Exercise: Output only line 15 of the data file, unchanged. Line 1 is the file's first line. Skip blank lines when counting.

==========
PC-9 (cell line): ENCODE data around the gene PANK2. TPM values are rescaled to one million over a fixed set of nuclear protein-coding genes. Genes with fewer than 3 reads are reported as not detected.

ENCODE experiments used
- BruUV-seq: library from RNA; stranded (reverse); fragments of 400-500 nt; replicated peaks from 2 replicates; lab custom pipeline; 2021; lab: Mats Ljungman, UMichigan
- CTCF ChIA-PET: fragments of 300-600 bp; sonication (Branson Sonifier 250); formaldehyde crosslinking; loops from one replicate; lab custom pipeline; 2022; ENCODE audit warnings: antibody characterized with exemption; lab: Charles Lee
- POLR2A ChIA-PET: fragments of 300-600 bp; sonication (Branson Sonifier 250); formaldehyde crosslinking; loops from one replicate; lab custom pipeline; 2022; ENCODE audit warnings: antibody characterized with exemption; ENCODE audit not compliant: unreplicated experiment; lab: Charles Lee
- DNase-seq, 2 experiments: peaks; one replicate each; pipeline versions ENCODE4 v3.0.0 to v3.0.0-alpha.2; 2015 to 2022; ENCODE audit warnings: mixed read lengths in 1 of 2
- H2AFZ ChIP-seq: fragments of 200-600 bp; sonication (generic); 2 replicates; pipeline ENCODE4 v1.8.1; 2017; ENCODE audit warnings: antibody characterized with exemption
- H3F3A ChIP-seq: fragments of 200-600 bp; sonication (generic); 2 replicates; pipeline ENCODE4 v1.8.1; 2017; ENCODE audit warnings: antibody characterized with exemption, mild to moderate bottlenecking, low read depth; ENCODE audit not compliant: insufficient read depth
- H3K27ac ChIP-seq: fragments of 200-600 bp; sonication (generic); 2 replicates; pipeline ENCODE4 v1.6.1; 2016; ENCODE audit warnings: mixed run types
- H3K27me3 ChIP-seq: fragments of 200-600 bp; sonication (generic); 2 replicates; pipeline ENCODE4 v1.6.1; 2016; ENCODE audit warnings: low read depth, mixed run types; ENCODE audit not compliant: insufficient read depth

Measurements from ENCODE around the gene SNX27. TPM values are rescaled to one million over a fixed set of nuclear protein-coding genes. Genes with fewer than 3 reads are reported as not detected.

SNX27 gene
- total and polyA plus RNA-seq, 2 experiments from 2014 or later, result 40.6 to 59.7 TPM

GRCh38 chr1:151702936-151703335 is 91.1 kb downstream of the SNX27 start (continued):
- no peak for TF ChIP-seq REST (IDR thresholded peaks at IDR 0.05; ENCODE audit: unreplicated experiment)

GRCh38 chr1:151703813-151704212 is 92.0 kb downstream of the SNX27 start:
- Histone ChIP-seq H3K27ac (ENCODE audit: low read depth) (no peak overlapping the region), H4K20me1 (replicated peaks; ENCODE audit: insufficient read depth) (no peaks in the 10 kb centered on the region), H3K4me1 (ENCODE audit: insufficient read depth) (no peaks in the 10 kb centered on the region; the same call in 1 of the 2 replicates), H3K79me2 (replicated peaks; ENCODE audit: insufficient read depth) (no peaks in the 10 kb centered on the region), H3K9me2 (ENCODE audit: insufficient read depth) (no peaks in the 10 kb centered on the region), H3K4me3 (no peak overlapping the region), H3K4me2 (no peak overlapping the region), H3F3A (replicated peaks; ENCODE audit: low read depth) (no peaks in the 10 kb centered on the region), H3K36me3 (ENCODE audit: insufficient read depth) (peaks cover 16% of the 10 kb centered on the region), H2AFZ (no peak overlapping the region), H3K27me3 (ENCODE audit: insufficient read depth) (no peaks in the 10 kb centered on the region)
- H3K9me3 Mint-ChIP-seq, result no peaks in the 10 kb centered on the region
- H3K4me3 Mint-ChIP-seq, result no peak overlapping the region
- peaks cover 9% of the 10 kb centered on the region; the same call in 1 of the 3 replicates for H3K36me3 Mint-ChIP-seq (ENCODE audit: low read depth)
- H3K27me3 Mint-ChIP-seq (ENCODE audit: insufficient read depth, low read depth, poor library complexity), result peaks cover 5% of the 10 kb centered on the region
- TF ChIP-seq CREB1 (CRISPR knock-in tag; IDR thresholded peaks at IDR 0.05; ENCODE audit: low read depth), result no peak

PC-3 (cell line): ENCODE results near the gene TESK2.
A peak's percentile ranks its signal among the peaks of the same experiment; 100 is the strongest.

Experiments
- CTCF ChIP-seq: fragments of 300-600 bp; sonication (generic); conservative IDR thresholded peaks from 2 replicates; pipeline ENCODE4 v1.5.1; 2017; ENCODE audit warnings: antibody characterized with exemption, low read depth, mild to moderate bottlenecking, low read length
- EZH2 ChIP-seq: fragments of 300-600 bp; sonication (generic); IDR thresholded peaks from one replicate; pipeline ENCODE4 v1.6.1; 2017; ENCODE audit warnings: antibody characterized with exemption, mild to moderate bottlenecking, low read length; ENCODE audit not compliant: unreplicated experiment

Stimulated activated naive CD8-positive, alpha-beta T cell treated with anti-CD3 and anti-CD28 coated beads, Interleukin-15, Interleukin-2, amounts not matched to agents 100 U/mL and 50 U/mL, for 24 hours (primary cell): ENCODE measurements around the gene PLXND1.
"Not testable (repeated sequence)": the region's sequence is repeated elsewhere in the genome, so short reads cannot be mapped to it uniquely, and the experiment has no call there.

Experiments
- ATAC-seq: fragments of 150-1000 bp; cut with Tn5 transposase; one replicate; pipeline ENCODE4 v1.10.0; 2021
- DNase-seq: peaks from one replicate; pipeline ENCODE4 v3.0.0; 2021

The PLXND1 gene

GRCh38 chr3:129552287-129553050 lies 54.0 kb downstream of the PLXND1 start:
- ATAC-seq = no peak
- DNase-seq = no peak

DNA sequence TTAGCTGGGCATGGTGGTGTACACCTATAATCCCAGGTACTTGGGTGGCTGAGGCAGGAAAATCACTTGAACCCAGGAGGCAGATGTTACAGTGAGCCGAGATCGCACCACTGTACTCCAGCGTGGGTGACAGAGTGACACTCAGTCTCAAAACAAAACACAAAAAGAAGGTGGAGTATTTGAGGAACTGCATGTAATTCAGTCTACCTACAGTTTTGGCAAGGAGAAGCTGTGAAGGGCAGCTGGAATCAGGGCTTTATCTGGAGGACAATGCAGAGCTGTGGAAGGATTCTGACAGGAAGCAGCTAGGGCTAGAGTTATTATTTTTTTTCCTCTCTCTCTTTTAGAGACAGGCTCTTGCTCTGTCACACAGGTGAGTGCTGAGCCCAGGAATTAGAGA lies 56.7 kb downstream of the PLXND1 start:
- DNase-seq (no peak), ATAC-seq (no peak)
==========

- no peak for TF ChIP-seq REST (IDR thresholded peaks at IDR 0.05; ENCODE audit: unreplicated experiment)